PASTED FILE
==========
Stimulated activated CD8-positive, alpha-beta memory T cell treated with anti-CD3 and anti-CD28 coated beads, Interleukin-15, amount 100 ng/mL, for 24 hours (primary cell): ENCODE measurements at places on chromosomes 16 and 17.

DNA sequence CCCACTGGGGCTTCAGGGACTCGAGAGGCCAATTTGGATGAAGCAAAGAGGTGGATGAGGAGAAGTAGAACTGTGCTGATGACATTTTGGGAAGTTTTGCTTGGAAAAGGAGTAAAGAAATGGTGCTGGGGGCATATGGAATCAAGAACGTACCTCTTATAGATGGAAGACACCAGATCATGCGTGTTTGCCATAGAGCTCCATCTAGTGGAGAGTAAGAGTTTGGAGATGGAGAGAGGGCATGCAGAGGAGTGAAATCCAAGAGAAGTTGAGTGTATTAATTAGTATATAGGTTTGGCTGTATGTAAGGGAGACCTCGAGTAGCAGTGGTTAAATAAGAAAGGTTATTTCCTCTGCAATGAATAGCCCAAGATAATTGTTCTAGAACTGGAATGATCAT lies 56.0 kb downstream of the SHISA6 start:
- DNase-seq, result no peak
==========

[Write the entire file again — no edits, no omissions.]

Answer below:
Stimulated activated CD8-positive, alpha-beta memory T cell treated with anti-CD3 and anti-CD28 coated beads, Interleukin-15, amount 100 ng/mL, for 24 hours (primary cell): ENCODE measurements at places on chromosomes 16 and 17.

DNA sequence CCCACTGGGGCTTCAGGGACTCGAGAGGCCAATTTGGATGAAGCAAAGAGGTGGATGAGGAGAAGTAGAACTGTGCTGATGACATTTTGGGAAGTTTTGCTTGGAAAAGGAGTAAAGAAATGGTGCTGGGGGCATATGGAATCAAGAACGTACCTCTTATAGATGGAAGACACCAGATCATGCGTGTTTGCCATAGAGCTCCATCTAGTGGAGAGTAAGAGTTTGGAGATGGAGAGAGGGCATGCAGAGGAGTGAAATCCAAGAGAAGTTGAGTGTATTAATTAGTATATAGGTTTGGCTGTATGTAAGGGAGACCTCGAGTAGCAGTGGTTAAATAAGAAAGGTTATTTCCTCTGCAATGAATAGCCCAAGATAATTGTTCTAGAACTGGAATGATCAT lies 56.0 kb downstream of the SHISA6 start:
- DNase-seq, result no peak